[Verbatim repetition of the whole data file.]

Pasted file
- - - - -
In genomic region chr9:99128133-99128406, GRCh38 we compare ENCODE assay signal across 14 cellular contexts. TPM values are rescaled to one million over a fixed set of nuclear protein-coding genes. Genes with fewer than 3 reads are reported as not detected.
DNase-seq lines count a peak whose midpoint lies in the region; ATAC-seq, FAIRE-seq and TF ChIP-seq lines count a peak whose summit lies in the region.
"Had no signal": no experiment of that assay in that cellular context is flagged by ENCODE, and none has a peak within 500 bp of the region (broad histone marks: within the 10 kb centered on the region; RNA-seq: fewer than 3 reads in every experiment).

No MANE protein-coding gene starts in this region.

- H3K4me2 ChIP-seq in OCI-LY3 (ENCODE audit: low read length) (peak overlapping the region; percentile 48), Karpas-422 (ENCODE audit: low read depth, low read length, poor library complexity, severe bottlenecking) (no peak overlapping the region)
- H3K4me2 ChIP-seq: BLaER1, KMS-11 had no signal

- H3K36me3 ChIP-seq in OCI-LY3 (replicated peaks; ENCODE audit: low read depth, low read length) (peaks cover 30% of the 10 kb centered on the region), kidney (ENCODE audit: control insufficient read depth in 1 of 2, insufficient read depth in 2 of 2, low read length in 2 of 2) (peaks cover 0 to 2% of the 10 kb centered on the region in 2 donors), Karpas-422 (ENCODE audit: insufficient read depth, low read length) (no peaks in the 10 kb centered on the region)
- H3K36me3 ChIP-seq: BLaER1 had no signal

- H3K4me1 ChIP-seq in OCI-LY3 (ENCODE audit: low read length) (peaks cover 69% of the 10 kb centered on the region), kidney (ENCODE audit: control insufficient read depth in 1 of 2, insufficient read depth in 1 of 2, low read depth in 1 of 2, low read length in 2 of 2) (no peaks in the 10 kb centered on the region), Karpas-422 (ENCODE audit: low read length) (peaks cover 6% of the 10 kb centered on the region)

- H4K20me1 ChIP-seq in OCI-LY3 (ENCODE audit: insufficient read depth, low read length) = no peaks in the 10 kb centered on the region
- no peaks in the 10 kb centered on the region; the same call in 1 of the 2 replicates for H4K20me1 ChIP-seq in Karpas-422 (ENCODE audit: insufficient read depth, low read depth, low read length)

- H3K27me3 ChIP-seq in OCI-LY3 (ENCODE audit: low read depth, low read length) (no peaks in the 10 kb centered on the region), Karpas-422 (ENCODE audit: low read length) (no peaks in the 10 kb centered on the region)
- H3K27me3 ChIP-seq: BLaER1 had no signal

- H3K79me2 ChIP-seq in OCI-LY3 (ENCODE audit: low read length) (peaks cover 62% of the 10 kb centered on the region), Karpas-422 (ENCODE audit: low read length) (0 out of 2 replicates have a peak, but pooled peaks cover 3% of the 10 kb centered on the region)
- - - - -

In genomic region chr9:99128133-99128406, GRCh38 we compare ENCODE assay signal across 14 cellular contexts. TPM values are rescaled to one million over a fixed set of nuclear protein-coding genes. Genes with fewer than 3 reads are reported as not detected.
DNase-seq lines count a peak whose midpoint lies in the region; ATAC-seq, FAIRE-seq and TF ChIP-seq lines count a peak whose summit lies in the region.
"Had no signal": no experiment of that assay in that cellular context is flagged by ENCODE, and none has a peak within 500 bp of the region (broad histone marks: within the 10 kb centered on the region; RNA-seq: fewer than 3 reads in every experiment).

No MANE protein-coding gene starts in this region.

- H3K4me2 ChIP-seq in OCI-LY3 (ENCODE audit: low read length) (peak overlapping the region; percentile 48), Karpas-422 (ENCODE audit: low read depth, low read length, poor library complexity, severe bottlenecking) (no peak overlapping the region)
- H3K4me2 ChIP-seq: BLaER1, KMS-11 had no signal

- H3K36me3 ChIP-seq in OCI-LY3 (replicated peaks; ENCODE audit: low read depth, low read length) (peaks cover 30% of the 10 kb centered on the region), kidney (ENCODE audit: control insufficient read depth in 1 of 2, insufficient read depth in 2 of 2, low read length in 2 of 2) (peaks cover 0 to 2% of the 10 kb centered on the region in 2 donors), Karpas-422 (ENCODE audit: insufficient read depth, low read length) (no peaks in the 10 kb centered on the region)
- H3K36me3 ChIP-seq: BLaER1 had no signal

- H3K4me1 ChIP-seq in OCI-LY3 (ENCODE audit: low read length) (peaks cover 69% of the 10 kb centered on the region), kidney (ENCODE audit: control insufficient read depth in 1 of 2, insufficient read depth in 1 of 2, low read depth in 1 of 2, low read length in 2 of 2) (no peaks in the 10 kb centered on the region), Karpas-422 (ENCODE audit: low read length) (peaks cover 6% of the 10 kb centered on the region)

- H4K20me1 ChIP-seq in OCI-LY3 (ENCODE audit: insufficient read depth, low read length) = no peaks in the 10 kb centered on the region
- no peaks in the 10 kb centered on the region; the same call in 1 of the 2 replicates for H4K20me1 ChIP-seq in Karpas-422 (ENCODE audit: insufficient read depth, low read depth, low read length)

- H3K27me3 ChIP-seq in OCI-LY3 (ENCODE audit: low read depth, low read length) (no peaks in the 10 kb centered on the region), Karpas-422 (ENCODE audit: low read length) (no peaks in the 10 kb centered on the region)
- H3K27me3 ChIP-seq: BLaER1 had no signal

- H3K79me2 ChIP-seq in OCI-LY3 (ENCODE audit: low read length) (peaks cover 62% of the 10 kb centered on the region), Karpas-422 (ENCODE audit: low read length) (0 out of 2 replicates have a peak, but pooled peaks cover 3% of the 10 kb centered on the region)